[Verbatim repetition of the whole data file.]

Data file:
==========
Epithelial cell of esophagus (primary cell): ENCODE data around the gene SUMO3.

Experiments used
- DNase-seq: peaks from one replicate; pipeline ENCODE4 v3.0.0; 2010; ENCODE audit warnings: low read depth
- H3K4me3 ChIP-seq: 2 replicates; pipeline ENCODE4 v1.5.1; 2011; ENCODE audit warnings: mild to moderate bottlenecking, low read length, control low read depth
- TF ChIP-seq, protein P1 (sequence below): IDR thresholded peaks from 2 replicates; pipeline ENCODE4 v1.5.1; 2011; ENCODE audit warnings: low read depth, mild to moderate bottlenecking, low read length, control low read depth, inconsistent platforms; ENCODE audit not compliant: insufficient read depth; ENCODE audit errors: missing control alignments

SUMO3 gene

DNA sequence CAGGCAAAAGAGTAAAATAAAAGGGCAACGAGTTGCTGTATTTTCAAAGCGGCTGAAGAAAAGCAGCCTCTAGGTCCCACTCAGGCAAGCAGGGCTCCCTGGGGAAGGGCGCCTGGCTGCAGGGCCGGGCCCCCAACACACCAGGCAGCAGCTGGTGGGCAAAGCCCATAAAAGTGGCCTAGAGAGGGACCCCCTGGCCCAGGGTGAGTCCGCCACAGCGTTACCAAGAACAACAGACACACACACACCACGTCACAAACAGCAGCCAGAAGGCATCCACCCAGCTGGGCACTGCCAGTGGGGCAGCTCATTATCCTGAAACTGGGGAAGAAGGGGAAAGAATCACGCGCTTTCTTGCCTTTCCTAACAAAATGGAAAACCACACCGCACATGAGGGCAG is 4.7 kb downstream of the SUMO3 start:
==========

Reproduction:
Epithelial cell of esophagus (primary cell): ENCODE data around the gene SUMO3.

Experiments used
- DNase-seq: peaks from one replicate; pipeline ENCODE4 v3.0.0; 2010; ENCODE audit warnings: low read depth
- H3K4me3 ChIP-seq: 2 replicates; pipeline ENCODE4 v1.5.1; 2011; ENCODE audit warnings: mild to moderate bottlenecking, low read length, control low read depth
- TF ChIP-seq, protein P1 (sequence below): IDR thresholded peaks from 2 replicates; pipeline ENCODE4 v1.5.1; 2011; ENCODE audit warnings: low read depth, mild to moderate bottlenecking, low read length, control low read depth, inconsistent platforms; ENCODE audit not compliant: insufficient read depth; ENCODE audit errors: missing control alignments

SUMO3 gene

DNA sequence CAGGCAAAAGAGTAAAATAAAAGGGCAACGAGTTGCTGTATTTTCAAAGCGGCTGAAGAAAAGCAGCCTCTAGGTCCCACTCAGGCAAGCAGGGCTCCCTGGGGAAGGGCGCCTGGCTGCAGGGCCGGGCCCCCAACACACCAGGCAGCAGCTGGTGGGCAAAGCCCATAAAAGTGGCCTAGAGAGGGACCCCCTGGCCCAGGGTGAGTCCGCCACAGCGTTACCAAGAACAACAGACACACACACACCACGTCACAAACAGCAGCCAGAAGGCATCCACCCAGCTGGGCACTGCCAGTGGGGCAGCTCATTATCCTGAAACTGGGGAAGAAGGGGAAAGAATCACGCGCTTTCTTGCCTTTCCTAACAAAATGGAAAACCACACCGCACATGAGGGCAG is 4.7 kb downstream of the SUMO3 start: